Keeping calm when the world around you isn’t

11 Jan 2018
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Living in the modern world isn’t easy…

Why do we lash out at others when we get stressed, when did strangers start having arguments with strangers over the minutiae of life?  

Particularly in highly populated areas and at times of stress, such as using the tube at rush hour or crowding together to read the train arrival/departure boards in the evening… When did we all get so mean?

Underneath our very modern exteriors, we are still cavemen and women.  The human race has evolved over millions of years however civilisation as we know it has only been around for a few thousand years, so it’s understandable that our brains haven’t quite caught up yet. 
The brain is made up of 2 main areas (tube-map version!): the Intellectual brain which is our conscious part, and the Primitive brain, our subconscious, whose sole role is to manage our survival.  When we operate out of our intellectual brain we usually make rational, considered decisions however when we feel threatened we lose that intellectual control, the primitive mind takes over and it always operates under the freeze/flight/fight response (otherwise known as depression, anxiety or anger).
This system kept our ancestors alive and enabled them to anticipate danger.  Now in our modern world, we no longer face life-threatening situations every time we step outside our front doors – but to our Primitive brain, any situation that has the potential to jeopardise our life or is a ‘road block’ to us getting what it thinks we need, is perceived as life threatening and thus a chain of reactions is activated.  The Amygdala (freeze/flight/fight centre) sends a message to the Hippocampus (stores our patterns of behaviour), if a negative match or no match is found the Hypothalamus is activated which releases stress hormones like cortisol and adrenaline, getting us ready to act.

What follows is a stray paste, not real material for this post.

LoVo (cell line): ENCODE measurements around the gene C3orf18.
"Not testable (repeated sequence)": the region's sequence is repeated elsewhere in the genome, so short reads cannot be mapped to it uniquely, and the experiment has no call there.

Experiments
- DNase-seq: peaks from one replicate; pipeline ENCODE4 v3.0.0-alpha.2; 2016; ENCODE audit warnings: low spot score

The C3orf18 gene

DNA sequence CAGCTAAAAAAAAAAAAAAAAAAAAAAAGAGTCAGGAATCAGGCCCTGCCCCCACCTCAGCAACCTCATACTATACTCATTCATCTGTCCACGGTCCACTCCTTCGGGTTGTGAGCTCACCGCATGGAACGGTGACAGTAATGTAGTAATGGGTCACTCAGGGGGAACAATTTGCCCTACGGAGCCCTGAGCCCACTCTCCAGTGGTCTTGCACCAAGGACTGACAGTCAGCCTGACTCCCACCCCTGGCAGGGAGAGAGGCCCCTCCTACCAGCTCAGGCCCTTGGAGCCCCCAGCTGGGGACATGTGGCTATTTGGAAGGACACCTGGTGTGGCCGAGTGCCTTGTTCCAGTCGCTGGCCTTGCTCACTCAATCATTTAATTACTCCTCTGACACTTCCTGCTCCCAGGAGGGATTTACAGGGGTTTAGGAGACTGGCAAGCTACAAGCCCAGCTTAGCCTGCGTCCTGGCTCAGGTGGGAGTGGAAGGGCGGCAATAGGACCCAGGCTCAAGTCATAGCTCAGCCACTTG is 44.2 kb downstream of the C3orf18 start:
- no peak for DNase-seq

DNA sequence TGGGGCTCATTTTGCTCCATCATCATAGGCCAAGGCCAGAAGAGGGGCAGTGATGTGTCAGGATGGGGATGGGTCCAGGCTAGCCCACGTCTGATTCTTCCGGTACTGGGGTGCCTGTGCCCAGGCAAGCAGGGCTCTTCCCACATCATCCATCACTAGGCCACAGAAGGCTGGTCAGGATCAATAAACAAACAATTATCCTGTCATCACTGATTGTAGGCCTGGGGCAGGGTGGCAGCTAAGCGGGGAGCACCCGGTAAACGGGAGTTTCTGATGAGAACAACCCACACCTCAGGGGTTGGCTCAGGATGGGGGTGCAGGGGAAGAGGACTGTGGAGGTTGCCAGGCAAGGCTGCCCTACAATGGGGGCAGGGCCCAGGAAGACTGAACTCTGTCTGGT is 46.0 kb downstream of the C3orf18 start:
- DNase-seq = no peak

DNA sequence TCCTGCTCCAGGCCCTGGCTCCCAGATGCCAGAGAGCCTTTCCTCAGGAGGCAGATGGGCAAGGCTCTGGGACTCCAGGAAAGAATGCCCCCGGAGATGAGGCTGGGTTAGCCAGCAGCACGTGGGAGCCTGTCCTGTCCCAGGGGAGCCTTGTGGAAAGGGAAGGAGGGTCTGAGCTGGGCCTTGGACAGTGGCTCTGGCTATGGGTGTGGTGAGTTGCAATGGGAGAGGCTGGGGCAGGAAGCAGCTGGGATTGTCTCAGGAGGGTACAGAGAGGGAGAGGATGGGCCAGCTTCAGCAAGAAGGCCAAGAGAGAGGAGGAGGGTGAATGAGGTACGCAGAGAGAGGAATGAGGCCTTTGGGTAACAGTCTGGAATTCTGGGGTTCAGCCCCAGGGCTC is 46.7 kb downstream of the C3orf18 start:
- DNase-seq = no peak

So, what has this got to do with us getting so mean and stressed?  Our everyday lives are strewn with roadblocks – for instance, every time we can’t find a parking space, or we’re late for a meeting… or we enter a Tube station.  We potentially face danger in the form of missed trains, pushing crowds, other people’s stress or anger, machines not working, racing against the clock… so our Amygdala is on constant alert pushing us into the fall back positions of depression (freeze), anxiety (flight) or anger (fight).  Quite literally we are ready to react as if it were a life or death situation whilst being quite unaware of it.  And that anxiety doesn’t have to happen all at once, it can build up gradually until one day you find your heart is pounding, your forehead is clammy, your palms are sweaty, your stomach is churning and you simply cannot face going down those stairs to the Tube, on the verge of a full blown panic attack. And this fight/flight response is going on in every person, every day.  Some people are predisposed to anger more readily than others, or to anxiety or depression but we all have those potentials.  As we live closer and faster lives, the survival system is switched on more and more and without allowing down time, it becomes hyper-alert.
So how do we stop it?  Quite simply we need to make a conscious choice to remain in our intellectual brain, to make rational and positive decisions rather than operating from our emotional, primitive brain. The more we practise being positive (smiling at a stranger, noticing blue sky, holding a door open), the better we become at it.  
And this isn’t just a woolly concept of being more positive, when we change our thinking we also change the balance of chemicals that are floating around our systems increasing hormones like serotonin which helps to cap those stress hormones, and makes us feel happier – and we feel happier because we are happier.
Sleep. This is the most under-rated pillar of health (we all know about exercise and nutrition but sleep is pivotal to good physical and mental health), it has been marginalised by modern living as we strive to make more use of our waking hours. 
And using talking therapies such as CBT, NLP, hypnotherapy, coaching, counselling, etc that can help people cope with modern living, helping them to cope better with stress.  
If you would like to gain control of your thoughts and live a more positive life, contact for a chat to see how we can help get you back on track to the real you

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